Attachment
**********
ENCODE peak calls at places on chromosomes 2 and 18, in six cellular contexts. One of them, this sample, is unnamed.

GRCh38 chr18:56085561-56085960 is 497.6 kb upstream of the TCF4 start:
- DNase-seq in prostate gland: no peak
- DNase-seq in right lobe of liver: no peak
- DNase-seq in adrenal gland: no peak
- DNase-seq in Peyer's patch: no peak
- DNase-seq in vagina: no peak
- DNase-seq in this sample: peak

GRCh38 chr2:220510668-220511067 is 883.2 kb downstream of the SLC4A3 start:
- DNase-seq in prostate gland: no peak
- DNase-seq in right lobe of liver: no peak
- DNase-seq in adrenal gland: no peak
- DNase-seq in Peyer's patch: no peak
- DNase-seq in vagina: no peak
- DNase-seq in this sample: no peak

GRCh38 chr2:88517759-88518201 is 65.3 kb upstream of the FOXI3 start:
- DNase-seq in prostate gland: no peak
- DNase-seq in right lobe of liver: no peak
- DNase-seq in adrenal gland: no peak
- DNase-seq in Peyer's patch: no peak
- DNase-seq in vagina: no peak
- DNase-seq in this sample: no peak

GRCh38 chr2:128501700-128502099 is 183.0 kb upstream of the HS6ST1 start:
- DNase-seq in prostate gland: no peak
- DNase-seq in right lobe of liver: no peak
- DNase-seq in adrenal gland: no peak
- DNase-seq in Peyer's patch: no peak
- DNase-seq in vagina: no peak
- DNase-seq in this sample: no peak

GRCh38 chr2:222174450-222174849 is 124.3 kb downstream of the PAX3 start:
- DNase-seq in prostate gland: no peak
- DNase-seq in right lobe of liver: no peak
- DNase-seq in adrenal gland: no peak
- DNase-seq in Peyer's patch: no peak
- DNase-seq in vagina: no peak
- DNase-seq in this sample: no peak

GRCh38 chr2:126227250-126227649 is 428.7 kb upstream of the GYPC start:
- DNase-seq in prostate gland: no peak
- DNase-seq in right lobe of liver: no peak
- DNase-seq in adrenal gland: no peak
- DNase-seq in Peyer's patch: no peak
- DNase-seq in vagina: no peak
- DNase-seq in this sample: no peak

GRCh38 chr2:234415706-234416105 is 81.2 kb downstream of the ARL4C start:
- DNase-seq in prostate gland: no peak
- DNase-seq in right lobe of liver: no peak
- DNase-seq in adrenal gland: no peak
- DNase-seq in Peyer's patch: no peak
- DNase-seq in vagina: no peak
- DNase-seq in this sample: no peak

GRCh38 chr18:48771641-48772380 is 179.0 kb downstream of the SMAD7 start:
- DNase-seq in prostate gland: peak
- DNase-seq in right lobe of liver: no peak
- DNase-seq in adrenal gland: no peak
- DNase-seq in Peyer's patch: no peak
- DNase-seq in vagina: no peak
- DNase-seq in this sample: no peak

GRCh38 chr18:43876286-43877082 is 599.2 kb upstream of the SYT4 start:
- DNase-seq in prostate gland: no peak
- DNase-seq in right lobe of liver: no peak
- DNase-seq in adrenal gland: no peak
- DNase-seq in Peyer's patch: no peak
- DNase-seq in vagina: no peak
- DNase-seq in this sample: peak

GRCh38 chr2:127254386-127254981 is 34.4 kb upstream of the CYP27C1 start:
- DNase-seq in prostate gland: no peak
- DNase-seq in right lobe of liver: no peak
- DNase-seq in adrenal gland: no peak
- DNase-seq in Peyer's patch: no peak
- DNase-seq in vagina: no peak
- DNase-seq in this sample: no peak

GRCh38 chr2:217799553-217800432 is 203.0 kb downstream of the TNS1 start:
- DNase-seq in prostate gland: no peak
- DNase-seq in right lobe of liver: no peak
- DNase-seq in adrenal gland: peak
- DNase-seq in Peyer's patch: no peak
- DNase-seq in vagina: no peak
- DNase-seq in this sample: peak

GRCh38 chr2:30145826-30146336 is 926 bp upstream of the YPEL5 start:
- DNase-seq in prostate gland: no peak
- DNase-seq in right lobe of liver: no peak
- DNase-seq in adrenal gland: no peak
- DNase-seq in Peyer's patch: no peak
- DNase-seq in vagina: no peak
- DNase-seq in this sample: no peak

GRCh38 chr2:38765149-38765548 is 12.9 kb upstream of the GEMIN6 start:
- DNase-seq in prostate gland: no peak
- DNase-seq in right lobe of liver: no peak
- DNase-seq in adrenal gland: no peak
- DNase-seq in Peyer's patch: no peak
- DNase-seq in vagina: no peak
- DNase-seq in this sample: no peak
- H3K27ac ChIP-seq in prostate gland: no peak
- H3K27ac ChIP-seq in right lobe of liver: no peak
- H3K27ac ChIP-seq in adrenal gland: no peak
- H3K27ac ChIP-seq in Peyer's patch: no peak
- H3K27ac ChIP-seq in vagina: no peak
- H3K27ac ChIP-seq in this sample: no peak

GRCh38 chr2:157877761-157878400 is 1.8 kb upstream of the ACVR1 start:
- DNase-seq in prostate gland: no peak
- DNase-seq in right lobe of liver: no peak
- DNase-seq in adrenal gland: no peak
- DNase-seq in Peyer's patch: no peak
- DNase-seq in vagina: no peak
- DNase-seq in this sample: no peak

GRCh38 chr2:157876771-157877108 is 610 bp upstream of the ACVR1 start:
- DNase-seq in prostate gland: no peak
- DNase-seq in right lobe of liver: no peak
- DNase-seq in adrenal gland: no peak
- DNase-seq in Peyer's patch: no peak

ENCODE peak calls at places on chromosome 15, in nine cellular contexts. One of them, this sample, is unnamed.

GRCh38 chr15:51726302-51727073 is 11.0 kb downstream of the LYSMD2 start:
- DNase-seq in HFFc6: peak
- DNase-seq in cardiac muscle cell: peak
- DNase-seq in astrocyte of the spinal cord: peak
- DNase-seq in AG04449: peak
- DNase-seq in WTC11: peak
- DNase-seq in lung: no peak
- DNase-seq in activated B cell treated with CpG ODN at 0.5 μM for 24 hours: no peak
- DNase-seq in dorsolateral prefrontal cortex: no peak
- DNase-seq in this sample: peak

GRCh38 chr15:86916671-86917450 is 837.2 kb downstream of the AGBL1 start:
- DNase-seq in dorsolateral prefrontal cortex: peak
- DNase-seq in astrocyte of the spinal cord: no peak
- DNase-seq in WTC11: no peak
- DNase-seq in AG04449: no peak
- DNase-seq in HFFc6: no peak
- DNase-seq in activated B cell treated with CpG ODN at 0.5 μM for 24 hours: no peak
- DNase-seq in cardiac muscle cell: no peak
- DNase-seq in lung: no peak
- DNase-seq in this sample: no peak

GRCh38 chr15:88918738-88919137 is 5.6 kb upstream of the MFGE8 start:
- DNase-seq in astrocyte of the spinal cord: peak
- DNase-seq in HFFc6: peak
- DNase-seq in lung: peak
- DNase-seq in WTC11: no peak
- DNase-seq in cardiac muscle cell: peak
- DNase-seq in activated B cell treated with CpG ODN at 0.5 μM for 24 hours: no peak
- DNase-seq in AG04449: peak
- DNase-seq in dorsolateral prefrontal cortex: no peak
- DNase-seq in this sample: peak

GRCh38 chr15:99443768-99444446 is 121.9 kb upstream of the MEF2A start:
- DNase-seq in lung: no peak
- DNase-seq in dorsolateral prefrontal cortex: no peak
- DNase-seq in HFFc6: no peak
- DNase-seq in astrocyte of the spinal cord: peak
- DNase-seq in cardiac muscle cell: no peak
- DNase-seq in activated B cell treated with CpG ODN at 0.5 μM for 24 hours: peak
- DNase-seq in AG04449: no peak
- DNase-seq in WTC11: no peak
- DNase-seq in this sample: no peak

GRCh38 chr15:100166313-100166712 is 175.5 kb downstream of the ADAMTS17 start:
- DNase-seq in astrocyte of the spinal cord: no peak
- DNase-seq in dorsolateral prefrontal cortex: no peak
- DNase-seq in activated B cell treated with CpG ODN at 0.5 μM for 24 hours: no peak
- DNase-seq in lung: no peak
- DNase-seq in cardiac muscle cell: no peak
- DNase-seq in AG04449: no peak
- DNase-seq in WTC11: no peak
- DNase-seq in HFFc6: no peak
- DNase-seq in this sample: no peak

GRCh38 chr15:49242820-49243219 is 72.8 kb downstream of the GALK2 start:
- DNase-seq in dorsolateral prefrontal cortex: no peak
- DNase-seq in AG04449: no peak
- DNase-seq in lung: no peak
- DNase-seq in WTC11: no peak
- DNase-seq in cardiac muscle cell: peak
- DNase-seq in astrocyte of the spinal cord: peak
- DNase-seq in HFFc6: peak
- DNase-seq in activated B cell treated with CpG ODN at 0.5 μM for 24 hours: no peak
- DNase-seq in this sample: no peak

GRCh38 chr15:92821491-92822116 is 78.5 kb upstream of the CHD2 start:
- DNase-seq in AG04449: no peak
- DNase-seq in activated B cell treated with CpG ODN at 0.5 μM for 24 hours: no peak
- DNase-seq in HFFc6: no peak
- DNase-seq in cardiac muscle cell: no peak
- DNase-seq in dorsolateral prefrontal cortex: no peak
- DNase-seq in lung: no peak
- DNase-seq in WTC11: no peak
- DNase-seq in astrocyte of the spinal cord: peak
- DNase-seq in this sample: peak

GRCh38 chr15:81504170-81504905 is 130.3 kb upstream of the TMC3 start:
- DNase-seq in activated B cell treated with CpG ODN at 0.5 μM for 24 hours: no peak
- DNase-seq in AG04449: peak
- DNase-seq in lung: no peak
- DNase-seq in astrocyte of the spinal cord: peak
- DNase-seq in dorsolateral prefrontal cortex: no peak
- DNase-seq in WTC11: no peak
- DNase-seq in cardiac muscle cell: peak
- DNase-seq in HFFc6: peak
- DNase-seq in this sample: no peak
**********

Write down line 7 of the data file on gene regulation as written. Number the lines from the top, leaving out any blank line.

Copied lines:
- DNase-seq in vagina: no peak